In Bars & Clubs

The Riverwest Public House was established in 2011. (PHOTO: Royal Brevvaxling)

Get Your Ass In here: Riverwest Public House

Adore that old school restaurant? That quirky bar? "Get your ass in here" is a new series highlighting original and extraordinary local businesses that are thriving, but to ensure continued success, need our asses there on a regular basis. Love it or lose it, Milwaukee.

When The Riverwest Public House opened in 2011 it was the second cooperative public house in the country, following one in Austin, Texas. The Riverwest Public House is run by paid workers and volunteers, funded by people who buy annual or lifetime memberships. As Public House members, they receive special benefits.

The Public House is celebrating its seven-year anniversary through March 18 and has several special events over the weekend.

Tea Krulos has worked at the Public House for two years and recently became its events manager. He is diligently working to "save" the Public House because it's currently undergoing financial strain and staff changes.

When asked if the tavern was in jeopardy of closing, he stated frankly, "yes."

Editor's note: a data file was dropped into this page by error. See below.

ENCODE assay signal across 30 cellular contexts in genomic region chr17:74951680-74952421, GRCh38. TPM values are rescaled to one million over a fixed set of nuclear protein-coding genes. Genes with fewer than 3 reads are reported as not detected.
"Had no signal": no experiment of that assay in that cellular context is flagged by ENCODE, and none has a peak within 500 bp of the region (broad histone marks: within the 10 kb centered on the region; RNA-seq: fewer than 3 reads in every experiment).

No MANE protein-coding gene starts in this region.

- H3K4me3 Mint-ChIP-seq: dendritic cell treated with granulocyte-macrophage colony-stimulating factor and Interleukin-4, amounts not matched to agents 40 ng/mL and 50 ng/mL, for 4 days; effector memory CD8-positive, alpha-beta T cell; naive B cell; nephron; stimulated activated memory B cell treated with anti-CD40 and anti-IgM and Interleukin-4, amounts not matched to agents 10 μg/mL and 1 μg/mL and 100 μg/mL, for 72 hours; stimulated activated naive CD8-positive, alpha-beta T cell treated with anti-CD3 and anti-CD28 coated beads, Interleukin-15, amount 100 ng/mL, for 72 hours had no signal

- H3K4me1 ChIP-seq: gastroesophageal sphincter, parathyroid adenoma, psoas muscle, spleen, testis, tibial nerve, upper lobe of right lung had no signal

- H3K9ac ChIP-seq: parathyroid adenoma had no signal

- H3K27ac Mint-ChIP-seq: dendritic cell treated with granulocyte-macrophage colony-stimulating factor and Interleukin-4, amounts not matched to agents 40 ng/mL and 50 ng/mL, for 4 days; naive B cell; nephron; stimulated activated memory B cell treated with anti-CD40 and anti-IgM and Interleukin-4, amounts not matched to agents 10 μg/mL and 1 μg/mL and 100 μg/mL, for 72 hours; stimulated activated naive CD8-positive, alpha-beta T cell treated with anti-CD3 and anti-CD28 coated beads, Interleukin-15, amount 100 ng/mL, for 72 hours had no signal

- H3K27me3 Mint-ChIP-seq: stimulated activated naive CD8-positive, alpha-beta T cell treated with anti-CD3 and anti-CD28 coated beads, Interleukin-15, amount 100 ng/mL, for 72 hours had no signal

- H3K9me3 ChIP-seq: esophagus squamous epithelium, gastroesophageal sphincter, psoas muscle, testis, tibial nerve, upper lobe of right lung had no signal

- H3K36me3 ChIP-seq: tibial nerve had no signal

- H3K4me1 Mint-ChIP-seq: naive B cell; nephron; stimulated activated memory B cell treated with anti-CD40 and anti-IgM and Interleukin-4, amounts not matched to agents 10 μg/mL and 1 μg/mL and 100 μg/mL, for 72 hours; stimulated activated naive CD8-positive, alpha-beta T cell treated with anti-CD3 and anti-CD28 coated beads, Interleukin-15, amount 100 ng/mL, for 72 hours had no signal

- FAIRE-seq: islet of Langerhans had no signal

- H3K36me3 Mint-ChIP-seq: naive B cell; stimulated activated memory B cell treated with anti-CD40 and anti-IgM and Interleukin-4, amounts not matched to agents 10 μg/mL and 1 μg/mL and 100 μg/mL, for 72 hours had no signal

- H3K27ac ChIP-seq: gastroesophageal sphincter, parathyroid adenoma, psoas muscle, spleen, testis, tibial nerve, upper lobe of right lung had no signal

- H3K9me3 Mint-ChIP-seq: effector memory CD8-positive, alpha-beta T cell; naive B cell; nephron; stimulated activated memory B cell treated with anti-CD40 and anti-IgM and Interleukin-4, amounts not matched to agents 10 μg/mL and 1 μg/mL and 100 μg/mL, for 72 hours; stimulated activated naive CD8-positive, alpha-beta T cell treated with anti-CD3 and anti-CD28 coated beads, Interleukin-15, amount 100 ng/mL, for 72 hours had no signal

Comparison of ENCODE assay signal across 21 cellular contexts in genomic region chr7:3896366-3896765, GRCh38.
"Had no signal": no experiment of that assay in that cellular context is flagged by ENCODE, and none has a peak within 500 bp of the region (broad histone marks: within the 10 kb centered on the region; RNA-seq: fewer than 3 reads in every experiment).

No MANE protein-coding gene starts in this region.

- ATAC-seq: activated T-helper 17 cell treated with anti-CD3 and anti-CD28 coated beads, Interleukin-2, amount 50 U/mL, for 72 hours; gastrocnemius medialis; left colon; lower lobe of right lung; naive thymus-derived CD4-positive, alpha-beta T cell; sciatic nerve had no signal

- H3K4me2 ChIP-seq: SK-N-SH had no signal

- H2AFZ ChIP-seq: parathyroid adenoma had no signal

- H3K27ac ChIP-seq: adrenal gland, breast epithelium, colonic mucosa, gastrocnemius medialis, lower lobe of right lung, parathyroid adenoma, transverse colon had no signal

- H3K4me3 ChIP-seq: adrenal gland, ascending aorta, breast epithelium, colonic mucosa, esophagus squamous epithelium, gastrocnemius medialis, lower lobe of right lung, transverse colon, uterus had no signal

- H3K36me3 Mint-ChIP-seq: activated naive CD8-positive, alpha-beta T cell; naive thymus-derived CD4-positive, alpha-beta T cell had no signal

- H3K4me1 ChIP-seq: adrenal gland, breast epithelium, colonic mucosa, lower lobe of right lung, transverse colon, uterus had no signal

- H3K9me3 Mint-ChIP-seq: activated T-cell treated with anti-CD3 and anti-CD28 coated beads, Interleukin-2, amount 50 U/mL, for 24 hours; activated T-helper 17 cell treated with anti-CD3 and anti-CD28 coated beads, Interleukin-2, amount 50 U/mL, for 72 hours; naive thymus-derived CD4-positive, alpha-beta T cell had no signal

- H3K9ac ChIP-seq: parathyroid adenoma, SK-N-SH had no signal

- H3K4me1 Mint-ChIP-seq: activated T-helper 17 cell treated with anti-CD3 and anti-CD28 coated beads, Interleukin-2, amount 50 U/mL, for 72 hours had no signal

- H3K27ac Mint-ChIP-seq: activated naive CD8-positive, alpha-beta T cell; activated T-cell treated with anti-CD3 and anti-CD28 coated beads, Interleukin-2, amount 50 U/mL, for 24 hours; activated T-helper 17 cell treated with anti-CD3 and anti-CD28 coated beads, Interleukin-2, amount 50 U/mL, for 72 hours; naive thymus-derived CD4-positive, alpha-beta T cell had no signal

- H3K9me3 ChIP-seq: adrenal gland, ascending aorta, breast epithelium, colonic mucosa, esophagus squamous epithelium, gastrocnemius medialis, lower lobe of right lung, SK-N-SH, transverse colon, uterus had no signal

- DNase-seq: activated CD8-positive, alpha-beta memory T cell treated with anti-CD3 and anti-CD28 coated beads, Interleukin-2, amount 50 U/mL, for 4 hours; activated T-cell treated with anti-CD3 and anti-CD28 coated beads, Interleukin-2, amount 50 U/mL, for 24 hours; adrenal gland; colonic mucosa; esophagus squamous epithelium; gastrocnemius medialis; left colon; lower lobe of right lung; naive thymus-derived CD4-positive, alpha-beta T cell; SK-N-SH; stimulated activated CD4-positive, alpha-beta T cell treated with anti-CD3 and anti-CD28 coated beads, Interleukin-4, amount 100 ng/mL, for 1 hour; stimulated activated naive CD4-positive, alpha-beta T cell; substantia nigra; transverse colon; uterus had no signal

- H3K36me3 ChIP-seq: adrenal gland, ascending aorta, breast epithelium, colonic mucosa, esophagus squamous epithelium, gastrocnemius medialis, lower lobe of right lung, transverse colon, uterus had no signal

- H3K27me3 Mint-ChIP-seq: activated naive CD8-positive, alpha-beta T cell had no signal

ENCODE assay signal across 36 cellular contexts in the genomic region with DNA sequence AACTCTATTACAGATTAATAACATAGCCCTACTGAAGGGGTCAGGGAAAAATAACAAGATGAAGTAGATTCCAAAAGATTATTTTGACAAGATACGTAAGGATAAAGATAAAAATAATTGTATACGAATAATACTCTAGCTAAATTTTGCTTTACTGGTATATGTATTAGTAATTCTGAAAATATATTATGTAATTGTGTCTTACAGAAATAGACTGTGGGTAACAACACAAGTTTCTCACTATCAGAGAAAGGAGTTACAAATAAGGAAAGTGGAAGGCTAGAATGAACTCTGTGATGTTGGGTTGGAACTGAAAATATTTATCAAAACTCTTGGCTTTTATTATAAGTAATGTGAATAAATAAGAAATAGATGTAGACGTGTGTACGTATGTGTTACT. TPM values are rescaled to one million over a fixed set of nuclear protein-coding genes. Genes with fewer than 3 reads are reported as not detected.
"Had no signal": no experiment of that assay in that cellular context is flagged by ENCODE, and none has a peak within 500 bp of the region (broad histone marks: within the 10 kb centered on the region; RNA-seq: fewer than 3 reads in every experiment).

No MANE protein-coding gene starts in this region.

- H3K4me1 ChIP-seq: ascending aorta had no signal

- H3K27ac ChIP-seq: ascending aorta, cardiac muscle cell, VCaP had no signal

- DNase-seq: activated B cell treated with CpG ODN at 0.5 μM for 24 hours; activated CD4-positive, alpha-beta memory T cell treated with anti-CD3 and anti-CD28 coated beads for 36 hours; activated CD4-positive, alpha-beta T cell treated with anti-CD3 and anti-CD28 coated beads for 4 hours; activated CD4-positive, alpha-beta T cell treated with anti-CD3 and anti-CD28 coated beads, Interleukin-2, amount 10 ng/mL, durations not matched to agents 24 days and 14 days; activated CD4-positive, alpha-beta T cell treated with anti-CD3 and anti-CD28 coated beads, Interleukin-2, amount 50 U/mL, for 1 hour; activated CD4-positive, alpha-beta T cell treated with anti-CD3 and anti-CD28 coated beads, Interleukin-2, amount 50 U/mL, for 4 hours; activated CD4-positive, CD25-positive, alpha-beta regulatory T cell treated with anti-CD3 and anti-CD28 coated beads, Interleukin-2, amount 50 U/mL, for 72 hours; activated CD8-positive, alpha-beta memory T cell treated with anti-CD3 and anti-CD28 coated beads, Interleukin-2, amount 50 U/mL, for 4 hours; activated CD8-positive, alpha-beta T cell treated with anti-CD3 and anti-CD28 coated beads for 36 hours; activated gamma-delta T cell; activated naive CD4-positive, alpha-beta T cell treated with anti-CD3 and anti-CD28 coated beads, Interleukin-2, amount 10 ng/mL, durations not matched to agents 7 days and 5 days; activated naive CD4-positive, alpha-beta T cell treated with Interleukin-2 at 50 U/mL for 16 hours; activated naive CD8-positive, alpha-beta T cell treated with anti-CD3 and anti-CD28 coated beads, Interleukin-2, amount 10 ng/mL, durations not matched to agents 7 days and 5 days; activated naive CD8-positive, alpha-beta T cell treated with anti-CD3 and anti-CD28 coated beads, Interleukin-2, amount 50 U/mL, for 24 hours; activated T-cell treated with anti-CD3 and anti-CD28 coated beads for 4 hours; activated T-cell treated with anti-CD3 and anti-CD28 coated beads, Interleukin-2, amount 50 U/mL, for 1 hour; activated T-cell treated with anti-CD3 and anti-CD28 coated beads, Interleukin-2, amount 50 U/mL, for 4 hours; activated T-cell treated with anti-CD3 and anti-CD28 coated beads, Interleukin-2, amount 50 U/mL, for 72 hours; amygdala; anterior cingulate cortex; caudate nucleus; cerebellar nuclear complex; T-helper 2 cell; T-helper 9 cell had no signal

"The bar industry can be difficult, plus we have another layer operating as a co-op," says Krulos. "We've had some struggles with leadership and communications between the Board of Directors and the Worker's Collective. I'm not going to sugarcoat it. It's been a tough time and some people would prefer to let the dream die."

Krulos says he, along with a group of others, continue to believe in the power of the Riverwest Public House as a community space and they are working hard to figure out what things have gone wrong and how they can improve going forward.

"Including restructuring, better financial planning and, for my part, working with an events committee to get the perfect mix of community events and shows," he says.

The Public House serves as more than a bar and music venue.

"It's really a space where anything can happen, from rock n' roll shows to burlesque, bear competitions and our monthly Vinyl Potluck," says Krulos. "I've always loved that about Public House. We hold a lot of events that wouldn't really happen at any other bar in the city."

For a full list of Public House events, go here.

Krulos says the best way to support the Public House is, of course, to come hang out with your friends and ask how you can participate. They also have an online fundraiser for donations here.

The Public House is open Monday-Saturday, 3 p.m. to bar close and Sunday from 11 a.m. to bar close.


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